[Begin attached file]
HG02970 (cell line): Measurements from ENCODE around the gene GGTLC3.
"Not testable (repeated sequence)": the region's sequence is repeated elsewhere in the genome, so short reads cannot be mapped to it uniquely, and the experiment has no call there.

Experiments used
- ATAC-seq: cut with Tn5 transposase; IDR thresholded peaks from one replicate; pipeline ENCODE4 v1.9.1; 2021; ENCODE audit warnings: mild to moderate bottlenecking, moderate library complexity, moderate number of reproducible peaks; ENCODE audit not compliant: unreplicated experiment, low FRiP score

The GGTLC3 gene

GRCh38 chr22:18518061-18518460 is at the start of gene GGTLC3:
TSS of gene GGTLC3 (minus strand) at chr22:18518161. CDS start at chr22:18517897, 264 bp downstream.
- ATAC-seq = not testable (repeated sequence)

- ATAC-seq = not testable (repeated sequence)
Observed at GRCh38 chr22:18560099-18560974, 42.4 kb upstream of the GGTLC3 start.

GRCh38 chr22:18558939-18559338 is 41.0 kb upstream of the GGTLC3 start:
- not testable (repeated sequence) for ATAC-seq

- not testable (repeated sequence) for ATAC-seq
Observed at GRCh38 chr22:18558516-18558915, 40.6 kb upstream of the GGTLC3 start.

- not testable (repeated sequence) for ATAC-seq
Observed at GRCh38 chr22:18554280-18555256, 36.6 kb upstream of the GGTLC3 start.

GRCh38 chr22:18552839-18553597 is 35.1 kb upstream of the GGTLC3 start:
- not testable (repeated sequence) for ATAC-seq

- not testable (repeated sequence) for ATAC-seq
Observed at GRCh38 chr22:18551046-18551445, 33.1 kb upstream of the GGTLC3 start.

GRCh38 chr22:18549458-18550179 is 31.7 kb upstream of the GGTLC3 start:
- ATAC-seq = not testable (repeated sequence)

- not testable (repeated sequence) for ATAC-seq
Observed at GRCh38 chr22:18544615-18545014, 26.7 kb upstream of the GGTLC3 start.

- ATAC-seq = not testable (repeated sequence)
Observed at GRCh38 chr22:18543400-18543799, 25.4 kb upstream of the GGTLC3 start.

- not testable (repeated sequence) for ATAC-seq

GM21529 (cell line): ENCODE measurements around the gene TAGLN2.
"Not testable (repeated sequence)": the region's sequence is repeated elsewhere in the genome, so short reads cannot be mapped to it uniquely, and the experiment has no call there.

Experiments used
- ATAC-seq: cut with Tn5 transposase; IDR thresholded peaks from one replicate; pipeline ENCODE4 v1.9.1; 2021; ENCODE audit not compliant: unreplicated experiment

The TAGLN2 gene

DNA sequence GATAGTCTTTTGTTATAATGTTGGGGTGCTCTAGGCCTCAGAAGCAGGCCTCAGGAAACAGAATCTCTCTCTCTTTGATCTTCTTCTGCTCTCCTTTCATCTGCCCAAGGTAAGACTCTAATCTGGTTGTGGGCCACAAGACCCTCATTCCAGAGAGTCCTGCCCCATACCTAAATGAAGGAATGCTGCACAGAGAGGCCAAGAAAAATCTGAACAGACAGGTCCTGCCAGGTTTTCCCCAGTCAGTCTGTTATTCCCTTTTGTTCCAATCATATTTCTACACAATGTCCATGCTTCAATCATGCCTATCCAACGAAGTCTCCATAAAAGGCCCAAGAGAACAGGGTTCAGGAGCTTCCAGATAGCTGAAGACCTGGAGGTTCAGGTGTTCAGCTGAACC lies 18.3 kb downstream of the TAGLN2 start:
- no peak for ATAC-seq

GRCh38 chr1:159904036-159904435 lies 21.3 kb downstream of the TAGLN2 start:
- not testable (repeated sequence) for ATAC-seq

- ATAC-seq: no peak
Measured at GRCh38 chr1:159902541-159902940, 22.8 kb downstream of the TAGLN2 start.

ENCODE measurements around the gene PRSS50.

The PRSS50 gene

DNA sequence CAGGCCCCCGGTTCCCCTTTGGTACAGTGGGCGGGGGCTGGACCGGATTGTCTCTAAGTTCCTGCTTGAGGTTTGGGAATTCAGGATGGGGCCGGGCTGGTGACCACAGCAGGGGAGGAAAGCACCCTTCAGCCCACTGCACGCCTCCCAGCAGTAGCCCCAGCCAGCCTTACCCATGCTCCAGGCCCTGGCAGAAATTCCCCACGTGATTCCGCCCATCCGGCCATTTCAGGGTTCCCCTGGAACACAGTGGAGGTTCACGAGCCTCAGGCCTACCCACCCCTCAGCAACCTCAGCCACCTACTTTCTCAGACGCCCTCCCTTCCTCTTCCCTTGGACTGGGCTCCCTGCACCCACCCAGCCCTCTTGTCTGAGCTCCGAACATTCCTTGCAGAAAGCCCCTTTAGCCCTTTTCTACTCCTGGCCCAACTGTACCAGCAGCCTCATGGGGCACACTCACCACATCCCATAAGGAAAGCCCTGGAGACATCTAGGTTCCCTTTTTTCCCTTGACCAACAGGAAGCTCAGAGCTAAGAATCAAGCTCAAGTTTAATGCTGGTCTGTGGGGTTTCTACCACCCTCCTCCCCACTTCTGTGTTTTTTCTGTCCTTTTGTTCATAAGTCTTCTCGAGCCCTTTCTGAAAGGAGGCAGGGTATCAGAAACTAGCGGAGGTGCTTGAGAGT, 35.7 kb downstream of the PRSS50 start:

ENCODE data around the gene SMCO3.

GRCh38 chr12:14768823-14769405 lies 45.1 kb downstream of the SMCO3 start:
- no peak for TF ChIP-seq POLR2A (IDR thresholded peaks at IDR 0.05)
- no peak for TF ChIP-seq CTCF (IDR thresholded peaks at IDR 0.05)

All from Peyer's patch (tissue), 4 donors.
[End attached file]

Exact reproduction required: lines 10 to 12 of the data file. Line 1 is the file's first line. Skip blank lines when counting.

Observed at GRCh38 chr22:18560099-18560974, 42.4 kb upstream of the GGTLC3 start.

GRCh38 chr22:18558939-18559338 is 41.0 kb upstream of the GGTLC3 start:
- not testable (repeated sequence) for ATAC-seq